As we cant control the internet bandwidth at the remote site I was thinking of pushing all traffic over the GRE tunnel and breaking internet traffic out via the hub, I can then configure shaping in the opposite direction to control bandwidth utilisation.

Yes, that generally works well.  Don't forget to continue to shape from the hub to the spoke.  Also, such bandwidth caps are generally L2 values and I believe Cisco shapers don't account for all L2, so you need to shape slower than your nominal bandwidth.

Another alternative, is to obtain an inexpensive DSL or cable modem link for local Internet access and reserve your other link for just VPN traffic.

PS:

The problem that we are facing: When a remote site user downloads data from the internet they conngest the physical interface on the remote site router which causes issues with voice over the GRE tunnel and in some instances causes the EIGRP adjacency to be torn down because of dropped hellos. I have looked at configuring inbound policing on the remote site physical interface but this doesnt really help because the bandwidth is already utilised when traffic hits the interface.

Yea, inbound downstream policing does have the problem you note.  However if inbound traffic is rate adaptive (e.g. TCP) severe policing can help.  Or you can shape outbound TCP ACKs.  Neither, though, works as well as egress shaping.

New Member

GRE over IPSec QoS

Thanks for this Joseph.

Regarding the L2 shaper overhead, whats normally the best way to calculate this?

Super Bronze

Re: GRE over IPSec QoS

Disclaimer

The Author of this posting offers the information contained within this posting without consideration and with the reader's understanding that there's no implied or expressed suitability or fitness for any purpose. Information provided is for informational purposes only and should not be construed as rendering professional advice of any kind. Usage of this posting's information is solely at reader's own risk.

Liability Disclaimer

In no event shall Author be liable for any damages whatsoever (including, without limitation, damages for loss of use, data or profit) arising out of the use or inability to use the posting's information even if Author has been advised of the possibility of such damage.

Posting

For non-802.1Q packets, Ethernet overhead 38 bytes per packet.  For 802.1Q packets, add another 4 bytes.

As the overhead is fixed, but packet sizes vary, you cannot be precise.  You might allow for worst case or average case.

For average case, I've found shaping 10 to 15% "slower" seems to usually work well.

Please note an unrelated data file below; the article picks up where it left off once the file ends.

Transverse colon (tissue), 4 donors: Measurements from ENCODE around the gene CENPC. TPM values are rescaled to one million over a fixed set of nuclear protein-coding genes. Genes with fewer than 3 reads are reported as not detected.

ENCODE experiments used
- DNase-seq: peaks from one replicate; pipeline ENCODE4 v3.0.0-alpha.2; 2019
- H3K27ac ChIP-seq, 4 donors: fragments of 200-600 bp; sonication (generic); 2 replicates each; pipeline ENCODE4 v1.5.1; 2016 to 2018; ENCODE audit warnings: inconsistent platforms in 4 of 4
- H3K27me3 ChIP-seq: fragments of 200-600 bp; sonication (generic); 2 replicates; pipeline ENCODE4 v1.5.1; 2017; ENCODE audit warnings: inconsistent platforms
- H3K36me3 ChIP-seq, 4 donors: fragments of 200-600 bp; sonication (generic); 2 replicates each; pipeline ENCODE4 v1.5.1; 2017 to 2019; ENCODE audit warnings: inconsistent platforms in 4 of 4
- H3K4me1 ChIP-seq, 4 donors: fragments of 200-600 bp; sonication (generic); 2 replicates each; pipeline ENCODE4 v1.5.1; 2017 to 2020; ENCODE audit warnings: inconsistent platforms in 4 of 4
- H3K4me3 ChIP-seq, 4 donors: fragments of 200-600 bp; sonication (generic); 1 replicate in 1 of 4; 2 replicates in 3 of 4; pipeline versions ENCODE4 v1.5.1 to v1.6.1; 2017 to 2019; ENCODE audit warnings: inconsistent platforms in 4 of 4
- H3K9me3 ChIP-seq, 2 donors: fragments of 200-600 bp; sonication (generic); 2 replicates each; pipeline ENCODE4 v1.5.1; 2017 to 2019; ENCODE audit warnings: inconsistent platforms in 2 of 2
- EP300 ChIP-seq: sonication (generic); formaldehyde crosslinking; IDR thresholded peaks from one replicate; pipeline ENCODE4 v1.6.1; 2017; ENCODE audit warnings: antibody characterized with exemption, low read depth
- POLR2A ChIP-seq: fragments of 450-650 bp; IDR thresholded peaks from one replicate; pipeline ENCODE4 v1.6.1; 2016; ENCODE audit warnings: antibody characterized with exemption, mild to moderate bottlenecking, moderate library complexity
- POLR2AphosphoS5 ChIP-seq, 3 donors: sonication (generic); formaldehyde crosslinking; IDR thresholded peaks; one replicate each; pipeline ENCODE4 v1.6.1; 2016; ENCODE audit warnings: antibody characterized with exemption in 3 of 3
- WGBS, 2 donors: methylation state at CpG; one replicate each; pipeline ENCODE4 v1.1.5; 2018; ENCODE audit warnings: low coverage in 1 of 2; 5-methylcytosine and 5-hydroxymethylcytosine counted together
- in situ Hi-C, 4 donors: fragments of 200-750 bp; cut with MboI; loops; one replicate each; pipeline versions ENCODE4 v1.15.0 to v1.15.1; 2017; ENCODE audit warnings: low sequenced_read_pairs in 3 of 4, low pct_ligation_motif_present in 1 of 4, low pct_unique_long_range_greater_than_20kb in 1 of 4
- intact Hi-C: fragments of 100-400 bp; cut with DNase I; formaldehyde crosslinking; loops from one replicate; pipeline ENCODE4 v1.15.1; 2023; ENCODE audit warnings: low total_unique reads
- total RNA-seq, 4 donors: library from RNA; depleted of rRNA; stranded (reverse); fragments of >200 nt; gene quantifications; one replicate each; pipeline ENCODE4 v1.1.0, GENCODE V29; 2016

PS:

What Cisco shapers/policers actually measure isn't well documented, by when I found this feature note, http://www.cisco.com/en/US/docs/ios/12_0s/feature/guide/12sl2os.html, I suspect most Cisco shapers/policers don't account for L2.

New Member

Re: GRE over IPSec QoS

Thanks Joseph.

Also with my config for the remote and hub sites I'm configuring the shaper and child policy maps on the physical interfaces. Is there a general rule when to apply these to the tunnel interfaces instead?

Super Bronze

Re: GRE over IPSec QoS

Disclaimer

The  Author of this posting offers the information contained within this  posting without consideration and with the reader's understanding that  there's no implied or expressed suitability or fitness for any purpose.  Information provided is for informational purposes only and should not  be construed as rendering professional advice of any kind. Usage of this  posting's information is solely at reader's own risk.

Liability Disclaimer

In  no event shall Author be liable for any damages whatsoever (including,  without limitation, damages for loss of use, data or profit) arising out  of the use or inability to use the posting's information even if Author  has been advised of the possibility of such damage.

Posting

At the hub side, often you'll want a shaper per tunnel, as you have many tunnels and the bottleneck you're shaping for is often the branch's bandwidth.  If the device support it, you might also have a QoS policy on the physical interface in cases where the aggregate of tunnel bandwidths can exceed the physical interface bandwidth.

At the spoke side, often can shape on the tunnel or the physical interface.

Whenever shaping on the physical interface, remember by default, QoS will "see" all the tunnel traffic as one flow.